Denmark votes on closer defense ties with EU over Russia concerns

By Nikolaj Skydsgaard

COPENHAGEN (Reuters) – Danes vote on Wednesday to decide whether to join the European Union’s defense policy, potentially becoming the bloc’s latest obstacle to signing up as Russia’s invasion of Ukraine forces the countries to radically reassess their security.

Denmark is the only member of the 27-nation bloc not to be part of the Common Security and Defense Policy, having won exemptions from it and the euro in a 1993 referendum on the Treaty of Maastricht, which laid the foundations of the modern EU.

If the notoriously EU-critical Danes vote to abolish the opt-out, as polls suggest, it would mark another significant change in Europe’s politics after the invasion was launched by Russia in February.

Sweden and Finland decided this month to apply for NATO membership. Denmark and Germany have already promised to increase defense spending sharply.

“NATO will of course remain our most important tool, but the EU gives us another tool to defend ourselves in the East,” said Mogens Jensen, defense spokesman for the ruling Social Democrats.

Denmark is a founding member of NATO, but the alliance’s largest military power, the United States, has signaled that European allies must take greater responsibility for their own security.

Participation in the Common Security and Defense Policy would allow Denmark to participate in joint EU military operations, such as those in Somalia, Mali and Bosnia.

And while the EU will benefit from Denmark’s vast experience in military operations in NATO and other alliances, a yes vote would mostly be seen as a symbolic victory in Brussels, according to Kristian Soby Kristensen , senior researcher at the Center for Military Studies.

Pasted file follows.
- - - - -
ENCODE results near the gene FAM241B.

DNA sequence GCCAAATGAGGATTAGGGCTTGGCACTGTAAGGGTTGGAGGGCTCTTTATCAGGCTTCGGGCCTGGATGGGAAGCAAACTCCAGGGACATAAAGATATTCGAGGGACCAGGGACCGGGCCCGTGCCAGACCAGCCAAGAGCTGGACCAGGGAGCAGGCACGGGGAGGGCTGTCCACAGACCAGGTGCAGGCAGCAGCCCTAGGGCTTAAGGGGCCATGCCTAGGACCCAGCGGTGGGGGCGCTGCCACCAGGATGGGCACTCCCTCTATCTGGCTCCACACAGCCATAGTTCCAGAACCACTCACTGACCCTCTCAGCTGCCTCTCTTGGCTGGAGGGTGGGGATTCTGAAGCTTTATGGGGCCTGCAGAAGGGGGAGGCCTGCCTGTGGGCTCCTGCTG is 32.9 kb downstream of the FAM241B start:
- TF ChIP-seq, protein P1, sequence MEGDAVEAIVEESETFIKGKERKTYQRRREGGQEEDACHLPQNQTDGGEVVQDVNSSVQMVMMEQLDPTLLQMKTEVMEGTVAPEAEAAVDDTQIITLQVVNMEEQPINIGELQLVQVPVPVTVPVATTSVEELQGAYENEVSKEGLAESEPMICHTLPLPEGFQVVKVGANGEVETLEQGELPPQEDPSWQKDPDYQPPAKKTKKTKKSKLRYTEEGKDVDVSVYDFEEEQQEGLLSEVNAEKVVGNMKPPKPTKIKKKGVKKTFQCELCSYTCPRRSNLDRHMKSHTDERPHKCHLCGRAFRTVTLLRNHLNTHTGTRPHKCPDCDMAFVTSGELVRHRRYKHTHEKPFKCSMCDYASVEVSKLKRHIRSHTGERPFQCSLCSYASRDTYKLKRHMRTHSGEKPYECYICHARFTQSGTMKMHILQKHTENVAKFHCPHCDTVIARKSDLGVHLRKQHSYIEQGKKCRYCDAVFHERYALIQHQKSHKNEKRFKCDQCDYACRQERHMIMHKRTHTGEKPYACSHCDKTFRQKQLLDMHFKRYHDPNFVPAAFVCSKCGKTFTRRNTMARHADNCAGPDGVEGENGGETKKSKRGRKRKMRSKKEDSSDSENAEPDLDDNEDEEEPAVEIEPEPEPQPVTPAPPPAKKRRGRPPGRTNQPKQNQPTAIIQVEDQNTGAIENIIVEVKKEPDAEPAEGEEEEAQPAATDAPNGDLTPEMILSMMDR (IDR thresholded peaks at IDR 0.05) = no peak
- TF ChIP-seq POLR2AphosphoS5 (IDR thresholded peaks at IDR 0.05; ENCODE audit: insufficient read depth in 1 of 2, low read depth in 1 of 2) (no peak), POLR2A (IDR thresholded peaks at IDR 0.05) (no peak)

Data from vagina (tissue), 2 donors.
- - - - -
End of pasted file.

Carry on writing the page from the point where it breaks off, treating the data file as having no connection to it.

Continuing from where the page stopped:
“The political significance will outweigh the military contribution,” Kristensen told Reuters.

A large majority in parliament recommends the removal of the opt-out. Wednesday’s vote will be the third such attempt by Danish lawmakers to lift one of the 1993 opt-out clauses after votes on the euro in 2000 and on justice and home affairs in 2015, all of which two failed.

Preliminary polls showed a solid lead over those voting in favor of abolishing the opt-out, with nearly 48% in favor and 31% against.

Opponents have argued that EU defense cooperation is strained by bureaucracy and inefficient decision-making, while also fearing the prospect of having to contribute to a possible EU supranational army.

The EU does not intend to establish a supranational army within the bloc, but has decided to form a rapid deployment force of up to 5,000 troops.

Polling stations close at 6:00 p.m. GMT. The result is expected late in the evening.

(Reporting by Nikolaj Skydsgaard; Editing by Alison Williams)

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